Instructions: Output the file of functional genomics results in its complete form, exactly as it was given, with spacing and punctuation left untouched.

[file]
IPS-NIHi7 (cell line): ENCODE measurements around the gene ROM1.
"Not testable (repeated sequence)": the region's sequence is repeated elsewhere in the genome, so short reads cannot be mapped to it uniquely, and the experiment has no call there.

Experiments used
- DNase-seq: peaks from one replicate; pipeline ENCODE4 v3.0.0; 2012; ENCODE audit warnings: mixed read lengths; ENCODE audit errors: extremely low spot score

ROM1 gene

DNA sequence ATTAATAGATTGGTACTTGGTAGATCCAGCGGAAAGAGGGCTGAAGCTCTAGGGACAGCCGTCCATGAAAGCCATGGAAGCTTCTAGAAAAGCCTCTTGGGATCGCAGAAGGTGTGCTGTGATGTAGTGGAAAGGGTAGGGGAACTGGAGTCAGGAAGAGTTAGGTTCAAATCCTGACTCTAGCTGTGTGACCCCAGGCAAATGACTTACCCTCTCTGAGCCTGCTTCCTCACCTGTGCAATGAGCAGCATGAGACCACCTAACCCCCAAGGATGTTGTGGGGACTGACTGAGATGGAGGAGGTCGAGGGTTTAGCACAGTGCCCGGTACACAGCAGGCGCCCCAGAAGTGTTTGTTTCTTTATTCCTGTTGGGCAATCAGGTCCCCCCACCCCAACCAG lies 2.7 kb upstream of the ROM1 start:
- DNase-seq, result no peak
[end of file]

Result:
IPS-NIHi7 (cell line): ENCODE measurements around the gene ROM1.
"Not testable (repeated sequence)": the region's sequence is repeated elsewhere in the genome, so short reads cannot be mapped to it uniquely, and the experiment has no call there.

Experiments used
- DNase-seq: peaks from one replicate; pipeline ENCODE4 v3.0.0; 2012; ENCODE audit warnings: mixed read lengths; ENCODE audit errors: extremely low spot score

ROM1 gene

DNA sequence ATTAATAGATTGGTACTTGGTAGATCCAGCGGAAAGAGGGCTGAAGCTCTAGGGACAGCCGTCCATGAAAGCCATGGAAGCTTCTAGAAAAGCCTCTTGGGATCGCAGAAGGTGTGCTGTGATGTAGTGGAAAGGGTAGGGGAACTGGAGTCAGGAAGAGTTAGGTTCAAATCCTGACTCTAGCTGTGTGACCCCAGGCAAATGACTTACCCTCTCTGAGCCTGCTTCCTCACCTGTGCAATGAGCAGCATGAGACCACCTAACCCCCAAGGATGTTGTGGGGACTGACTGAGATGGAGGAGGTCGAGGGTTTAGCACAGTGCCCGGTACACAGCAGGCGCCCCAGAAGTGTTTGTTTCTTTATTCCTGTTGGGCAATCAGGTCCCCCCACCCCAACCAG lies 2.7 kb upstream of the ROM1 start:
- DNase-seq, result no peak